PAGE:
Wednesday, April 26, 2006
Beards and Philosophers
I recently happened on some poems from the Greek Anthology (tr. W.R. Paton) which mock beards, especially beards on the faces of philosophers.
Do you suppose that your beard creates brains and therefore you grow that fly-flapper? Take my advice and shave it off at once; for that beard is a creator of lice and not of brains.11.157 (Ammianus):
"Good Sir" and "Can it be?" and "Whence, sirrah, and whither?" and "Right off" and "Go to" and "Quite so" and "Hie ye" and cloakie and little lock and beardie, and "Keep your shoulder bare" -- that is what present-day philosophy flourishes on.11.158 (Antipater):
The wallet laments, and the fine sturdy Heracles club of Sinopian Diogenes, and the double coat, foe of the cold clouds, befouled all over with encrusted dirt, lament likewise because they are polluted by your shoulders. Verily I take Diogenes himself to be the dog of heaven, but thou art the dog that lies in the ashes. Put off, put off the arms that are not thine. The work of lions is one thing, and that of bearded goats another.11.368 (Julian Antecessor):
You have such a heavy crop on your hairy face that you ought to have it cut with scythes and not with scissors.11.430 (Lucian):
If you think that to grow a beard is to acquire wisdom, a goat with a fine beard is at once a complete Plato.If I'm not mistaken, the Maverick Philosopher once sported a stylish beard. Whether he still does so in his desert retreat, I don't know.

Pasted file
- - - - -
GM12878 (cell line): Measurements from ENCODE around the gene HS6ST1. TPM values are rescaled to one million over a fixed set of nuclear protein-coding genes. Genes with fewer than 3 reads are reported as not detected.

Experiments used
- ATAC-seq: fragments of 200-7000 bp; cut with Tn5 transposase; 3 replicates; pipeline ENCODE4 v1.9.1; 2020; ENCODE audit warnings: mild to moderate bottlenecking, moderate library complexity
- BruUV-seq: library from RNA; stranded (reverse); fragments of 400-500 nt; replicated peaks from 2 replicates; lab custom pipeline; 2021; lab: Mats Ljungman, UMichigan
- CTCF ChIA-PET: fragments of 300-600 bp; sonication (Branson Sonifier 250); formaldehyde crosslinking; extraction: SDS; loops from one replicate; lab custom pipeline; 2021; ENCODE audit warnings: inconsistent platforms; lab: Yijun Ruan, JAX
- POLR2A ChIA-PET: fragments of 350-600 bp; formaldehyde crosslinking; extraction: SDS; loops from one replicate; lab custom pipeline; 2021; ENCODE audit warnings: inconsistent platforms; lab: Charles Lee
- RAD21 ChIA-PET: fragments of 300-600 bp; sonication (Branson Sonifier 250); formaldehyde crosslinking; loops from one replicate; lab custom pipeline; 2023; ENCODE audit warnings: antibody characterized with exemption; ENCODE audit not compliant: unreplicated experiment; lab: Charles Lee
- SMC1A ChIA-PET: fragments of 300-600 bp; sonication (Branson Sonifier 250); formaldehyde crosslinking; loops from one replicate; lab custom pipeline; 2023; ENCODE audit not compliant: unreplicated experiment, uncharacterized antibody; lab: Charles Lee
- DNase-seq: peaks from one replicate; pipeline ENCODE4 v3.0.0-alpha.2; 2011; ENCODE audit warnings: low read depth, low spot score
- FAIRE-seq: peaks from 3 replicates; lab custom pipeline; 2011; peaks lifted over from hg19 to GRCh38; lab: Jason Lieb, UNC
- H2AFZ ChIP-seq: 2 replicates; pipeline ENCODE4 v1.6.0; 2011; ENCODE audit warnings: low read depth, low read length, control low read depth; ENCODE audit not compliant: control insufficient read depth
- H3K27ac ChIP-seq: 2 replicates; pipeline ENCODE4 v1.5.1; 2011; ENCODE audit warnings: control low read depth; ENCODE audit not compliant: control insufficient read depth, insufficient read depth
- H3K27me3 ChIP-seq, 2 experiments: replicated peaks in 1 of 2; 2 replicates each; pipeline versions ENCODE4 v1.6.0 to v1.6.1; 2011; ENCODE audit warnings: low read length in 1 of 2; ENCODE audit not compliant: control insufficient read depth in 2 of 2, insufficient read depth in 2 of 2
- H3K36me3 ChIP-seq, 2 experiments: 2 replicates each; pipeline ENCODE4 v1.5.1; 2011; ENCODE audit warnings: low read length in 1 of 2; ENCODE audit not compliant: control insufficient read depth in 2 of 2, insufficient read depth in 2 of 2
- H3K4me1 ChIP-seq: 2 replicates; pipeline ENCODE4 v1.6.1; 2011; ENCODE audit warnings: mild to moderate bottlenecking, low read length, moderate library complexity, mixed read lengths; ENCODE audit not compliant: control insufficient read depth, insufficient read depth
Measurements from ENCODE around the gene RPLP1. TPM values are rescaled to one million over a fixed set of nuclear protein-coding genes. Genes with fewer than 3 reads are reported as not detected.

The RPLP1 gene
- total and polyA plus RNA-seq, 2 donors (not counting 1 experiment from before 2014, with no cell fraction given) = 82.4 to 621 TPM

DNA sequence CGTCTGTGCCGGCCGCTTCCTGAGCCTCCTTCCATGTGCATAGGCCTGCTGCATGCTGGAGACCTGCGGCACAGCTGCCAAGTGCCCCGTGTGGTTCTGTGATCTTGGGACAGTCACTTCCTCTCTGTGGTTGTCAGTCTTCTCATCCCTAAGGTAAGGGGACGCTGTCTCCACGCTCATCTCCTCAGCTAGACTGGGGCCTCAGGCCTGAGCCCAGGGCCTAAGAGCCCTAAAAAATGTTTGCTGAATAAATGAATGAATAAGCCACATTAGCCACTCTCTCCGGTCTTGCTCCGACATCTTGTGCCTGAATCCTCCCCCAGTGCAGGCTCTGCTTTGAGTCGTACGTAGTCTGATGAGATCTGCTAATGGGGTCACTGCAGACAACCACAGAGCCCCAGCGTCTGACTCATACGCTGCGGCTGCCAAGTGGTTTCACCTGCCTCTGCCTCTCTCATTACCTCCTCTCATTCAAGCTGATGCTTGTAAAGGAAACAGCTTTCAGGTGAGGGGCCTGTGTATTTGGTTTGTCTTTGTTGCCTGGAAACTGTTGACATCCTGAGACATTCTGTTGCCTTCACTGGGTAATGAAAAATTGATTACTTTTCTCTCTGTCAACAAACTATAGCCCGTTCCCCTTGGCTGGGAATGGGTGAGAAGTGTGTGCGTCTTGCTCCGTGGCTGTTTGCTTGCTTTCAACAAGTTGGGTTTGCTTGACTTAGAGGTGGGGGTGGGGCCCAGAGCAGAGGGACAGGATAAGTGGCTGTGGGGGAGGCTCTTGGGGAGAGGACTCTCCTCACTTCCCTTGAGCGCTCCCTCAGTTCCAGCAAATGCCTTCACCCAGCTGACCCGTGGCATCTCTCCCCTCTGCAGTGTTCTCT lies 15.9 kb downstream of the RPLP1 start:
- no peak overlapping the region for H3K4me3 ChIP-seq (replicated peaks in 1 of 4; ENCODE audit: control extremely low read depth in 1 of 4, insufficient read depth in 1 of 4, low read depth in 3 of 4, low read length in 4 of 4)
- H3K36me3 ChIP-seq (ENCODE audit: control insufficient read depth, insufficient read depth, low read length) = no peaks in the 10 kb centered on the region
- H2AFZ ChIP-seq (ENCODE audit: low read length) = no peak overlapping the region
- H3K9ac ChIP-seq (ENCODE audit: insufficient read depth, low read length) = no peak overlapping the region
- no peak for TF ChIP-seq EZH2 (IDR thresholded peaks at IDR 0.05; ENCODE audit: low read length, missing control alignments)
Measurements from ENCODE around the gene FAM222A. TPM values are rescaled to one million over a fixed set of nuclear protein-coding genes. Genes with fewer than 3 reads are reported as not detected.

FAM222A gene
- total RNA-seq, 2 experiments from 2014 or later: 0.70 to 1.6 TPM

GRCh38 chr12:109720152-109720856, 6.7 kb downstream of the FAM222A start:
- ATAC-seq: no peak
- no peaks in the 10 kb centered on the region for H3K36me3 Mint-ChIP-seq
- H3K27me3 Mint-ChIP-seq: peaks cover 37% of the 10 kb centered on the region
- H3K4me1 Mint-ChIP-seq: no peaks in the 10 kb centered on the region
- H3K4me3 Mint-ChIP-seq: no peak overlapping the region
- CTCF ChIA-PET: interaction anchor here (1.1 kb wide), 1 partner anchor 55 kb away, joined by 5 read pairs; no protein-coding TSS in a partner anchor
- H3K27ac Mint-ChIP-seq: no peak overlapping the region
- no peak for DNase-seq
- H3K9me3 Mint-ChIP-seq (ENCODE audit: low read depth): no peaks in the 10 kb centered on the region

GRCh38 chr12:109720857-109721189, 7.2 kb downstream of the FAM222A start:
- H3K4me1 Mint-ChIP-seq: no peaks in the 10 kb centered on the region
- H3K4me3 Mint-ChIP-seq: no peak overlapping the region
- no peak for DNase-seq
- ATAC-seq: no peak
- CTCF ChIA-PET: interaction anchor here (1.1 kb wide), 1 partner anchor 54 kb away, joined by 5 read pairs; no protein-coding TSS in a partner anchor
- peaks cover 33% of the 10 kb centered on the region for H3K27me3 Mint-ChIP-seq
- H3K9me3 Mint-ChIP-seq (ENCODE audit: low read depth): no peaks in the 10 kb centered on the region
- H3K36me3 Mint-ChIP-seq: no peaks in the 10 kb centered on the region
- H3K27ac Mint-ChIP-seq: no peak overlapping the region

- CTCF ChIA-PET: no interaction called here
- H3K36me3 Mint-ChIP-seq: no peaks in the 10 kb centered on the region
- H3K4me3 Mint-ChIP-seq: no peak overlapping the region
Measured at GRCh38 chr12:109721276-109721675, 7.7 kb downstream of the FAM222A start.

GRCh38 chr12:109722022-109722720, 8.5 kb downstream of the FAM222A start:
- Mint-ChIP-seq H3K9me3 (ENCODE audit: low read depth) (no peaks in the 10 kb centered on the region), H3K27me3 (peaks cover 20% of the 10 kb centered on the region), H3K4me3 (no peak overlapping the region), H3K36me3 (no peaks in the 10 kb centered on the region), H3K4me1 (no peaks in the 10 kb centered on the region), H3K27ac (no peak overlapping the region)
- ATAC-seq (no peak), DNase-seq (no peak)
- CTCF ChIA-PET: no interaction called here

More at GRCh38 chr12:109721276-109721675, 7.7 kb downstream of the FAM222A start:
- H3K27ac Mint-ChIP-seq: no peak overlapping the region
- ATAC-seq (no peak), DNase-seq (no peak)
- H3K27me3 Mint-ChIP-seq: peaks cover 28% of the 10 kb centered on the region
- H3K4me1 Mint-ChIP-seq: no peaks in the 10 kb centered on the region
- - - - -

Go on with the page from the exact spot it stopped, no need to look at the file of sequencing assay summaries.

For a magnificent set of whiskers, look here.
Laura Gibbs writes:
Here's a rhyming medieval Latin one - it's about saints, not philosophers, but it's the same idea!Si omnis barbatusI've got all kinds of fun goat proverbs here: http://bestlatin.net/zoo/caper.htm.
foret in orbe beatus,
in mundi circo
non esset sanctior hirco.
E.J. Moncada writes:
The proverb (Re: Beards and Philosophers) you report trying to trace down may be a Latin version of a remark by Plutarch (Mor. 352 C): "...having a beard and wearing a coarse cloak does not make a philosopher." Of course this does precious little about locating the Latin.Plutarch's remark occurs in the treatise on Isis and Osiris. According to L.D. Reynolds and N.G. Wilson, Scribes and Scholars, 2nd edition (Oxford: Clarendon Press, 1974), p. 154, Guillaume Budé published a Latin translation of three treatises of Plutarch into Latin in 1505. Reynolds and Wilson don't say which treatises. In 1560-1570 Guilielmus Xylander (i.e. Wilhelm Holtzman) published a complete Latin translation of Plutarch, according to the Encyclopedia Britannica.